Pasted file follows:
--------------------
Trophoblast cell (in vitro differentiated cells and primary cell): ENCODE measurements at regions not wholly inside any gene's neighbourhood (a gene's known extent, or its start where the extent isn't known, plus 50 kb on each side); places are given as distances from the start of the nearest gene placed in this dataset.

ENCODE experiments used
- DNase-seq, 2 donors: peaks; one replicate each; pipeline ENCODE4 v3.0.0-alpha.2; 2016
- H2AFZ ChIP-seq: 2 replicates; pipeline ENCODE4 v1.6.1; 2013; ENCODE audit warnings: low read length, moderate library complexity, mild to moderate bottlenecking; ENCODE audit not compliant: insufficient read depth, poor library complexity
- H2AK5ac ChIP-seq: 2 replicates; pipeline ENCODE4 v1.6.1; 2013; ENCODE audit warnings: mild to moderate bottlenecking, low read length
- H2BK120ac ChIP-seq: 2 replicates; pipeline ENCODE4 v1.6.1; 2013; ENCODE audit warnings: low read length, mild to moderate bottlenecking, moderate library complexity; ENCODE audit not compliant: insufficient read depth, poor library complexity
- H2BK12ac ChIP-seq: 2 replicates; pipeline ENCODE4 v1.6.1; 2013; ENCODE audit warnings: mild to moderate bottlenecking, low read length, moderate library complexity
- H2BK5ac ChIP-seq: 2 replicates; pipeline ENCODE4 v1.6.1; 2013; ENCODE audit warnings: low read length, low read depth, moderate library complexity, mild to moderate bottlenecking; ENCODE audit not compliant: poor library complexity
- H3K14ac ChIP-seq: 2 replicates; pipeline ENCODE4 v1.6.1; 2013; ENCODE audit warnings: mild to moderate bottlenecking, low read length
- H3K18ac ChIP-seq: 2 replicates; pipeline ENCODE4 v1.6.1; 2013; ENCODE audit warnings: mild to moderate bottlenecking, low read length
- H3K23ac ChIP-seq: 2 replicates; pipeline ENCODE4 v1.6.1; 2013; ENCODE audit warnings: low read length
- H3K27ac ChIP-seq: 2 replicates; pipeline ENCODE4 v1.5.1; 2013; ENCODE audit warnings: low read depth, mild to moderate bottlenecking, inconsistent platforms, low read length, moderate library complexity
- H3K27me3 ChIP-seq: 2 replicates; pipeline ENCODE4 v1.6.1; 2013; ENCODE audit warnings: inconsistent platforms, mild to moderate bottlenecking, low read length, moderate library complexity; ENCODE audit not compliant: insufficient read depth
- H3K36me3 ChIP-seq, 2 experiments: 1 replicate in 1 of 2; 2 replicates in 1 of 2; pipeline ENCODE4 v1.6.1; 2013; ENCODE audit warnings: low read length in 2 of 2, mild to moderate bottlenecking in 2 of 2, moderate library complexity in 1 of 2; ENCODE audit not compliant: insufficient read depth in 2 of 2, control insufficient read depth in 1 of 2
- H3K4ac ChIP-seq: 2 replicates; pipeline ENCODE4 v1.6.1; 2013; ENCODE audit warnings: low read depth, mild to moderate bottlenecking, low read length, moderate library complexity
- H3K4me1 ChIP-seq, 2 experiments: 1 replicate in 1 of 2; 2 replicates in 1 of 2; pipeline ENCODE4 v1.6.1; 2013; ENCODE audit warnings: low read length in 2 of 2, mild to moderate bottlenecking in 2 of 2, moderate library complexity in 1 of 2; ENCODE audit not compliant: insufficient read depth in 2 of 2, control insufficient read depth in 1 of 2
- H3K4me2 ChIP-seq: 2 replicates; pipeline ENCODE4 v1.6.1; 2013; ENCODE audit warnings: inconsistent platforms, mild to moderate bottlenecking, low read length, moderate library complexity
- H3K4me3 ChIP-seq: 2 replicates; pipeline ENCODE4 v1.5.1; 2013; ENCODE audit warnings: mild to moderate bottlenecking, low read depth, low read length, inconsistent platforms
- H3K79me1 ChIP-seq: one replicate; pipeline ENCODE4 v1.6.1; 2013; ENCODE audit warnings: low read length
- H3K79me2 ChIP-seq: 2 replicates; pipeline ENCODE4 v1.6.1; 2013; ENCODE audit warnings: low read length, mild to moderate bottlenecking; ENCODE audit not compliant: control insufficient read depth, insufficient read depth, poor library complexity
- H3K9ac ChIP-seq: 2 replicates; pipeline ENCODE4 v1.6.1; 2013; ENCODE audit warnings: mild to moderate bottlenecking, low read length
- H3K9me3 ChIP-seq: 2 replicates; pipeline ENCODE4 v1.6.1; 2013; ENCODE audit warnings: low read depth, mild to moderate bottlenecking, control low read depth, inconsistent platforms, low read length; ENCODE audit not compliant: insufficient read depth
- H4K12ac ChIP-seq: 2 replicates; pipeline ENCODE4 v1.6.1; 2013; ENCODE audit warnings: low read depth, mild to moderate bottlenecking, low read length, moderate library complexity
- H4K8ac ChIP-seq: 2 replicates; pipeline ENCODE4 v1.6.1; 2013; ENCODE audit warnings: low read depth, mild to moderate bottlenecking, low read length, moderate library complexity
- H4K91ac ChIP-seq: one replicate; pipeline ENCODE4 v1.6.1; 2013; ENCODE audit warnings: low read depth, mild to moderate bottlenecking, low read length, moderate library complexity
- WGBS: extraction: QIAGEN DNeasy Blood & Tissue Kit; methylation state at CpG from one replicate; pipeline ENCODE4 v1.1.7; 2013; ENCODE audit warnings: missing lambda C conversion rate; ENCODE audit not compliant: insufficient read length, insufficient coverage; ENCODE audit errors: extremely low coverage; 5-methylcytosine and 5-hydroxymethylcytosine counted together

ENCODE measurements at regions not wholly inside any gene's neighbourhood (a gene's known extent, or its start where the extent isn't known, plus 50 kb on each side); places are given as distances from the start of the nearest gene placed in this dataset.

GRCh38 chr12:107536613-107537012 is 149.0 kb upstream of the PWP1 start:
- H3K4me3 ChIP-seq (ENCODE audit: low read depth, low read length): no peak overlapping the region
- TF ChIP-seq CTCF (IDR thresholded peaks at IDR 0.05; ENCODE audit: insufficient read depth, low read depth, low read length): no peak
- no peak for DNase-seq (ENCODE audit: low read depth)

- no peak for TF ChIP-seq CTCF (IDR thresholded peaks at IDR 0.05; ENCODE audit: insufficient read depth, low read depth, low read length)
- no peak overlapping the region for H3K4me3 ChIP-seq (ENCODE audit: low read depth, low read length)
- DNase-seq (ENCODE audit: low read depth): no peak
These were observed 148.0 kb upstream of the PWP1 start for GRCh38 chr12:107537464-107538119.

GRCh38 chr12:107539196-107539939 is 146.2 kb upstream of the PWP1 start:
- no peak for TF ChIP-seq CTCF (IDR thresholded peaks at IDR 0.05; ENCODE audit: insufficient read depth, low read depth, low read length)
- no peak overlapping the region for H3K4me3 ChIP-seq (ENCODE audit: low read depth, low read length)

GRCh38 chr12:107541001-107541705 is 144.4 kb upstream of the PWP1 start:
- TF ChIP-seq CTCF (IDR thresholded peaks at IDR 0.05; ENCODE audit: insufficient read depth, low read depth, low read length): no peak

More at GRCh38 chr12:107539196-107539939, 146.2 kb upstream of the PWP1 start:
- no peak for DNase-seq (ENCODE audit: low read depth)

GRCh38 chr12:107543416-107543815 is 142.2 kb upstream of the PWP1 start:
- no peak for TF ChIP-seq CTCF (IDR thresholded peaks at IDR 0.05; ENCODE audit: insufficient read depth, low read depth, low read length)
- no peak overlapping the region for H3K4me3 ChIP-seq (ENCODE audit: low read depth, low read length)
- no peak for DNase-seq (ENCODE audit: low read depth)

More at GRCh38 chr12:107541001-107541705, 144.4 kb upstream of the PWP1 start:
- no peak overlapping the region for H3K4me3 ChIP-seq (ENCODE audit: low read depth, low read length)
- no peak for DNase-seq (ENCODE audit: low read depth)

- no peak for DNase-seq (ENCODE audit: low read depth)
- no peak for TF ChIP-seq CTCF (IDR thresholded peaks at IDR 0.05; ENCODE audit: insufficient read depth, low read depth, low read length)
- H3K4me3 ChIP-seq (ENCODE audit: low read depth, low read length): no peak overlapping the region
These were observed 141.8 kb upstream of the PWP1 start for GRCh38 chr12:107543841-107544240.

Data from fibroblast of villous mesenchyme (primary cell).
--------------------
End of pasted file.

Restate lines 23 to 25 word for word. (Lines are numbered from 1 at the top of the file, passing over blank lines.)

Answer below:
- H4K12ac ChIP-seq: 2 replicates; pipeline ENCODE4 v1.6.1; 2013; ENCODE audit warnings: low read depth, mild to moderate bottlenecking, low read length, moderate library complexity
- H4K8ac ChIP-seq: 2 replicates; pipeline ENCODE4 v1.6.1; 2013; ENCODE audit warnings: low read depth, mild to moderate bottlenecking, low read length, moderate library complexity
- H4K91ac ChIP-seq: one replicate; pipeline ENCODE4 v1.6.1; 2013; ENCODE audit warnings: low read depth, mild to moderate bottlenecking, low read length, moderate library complexity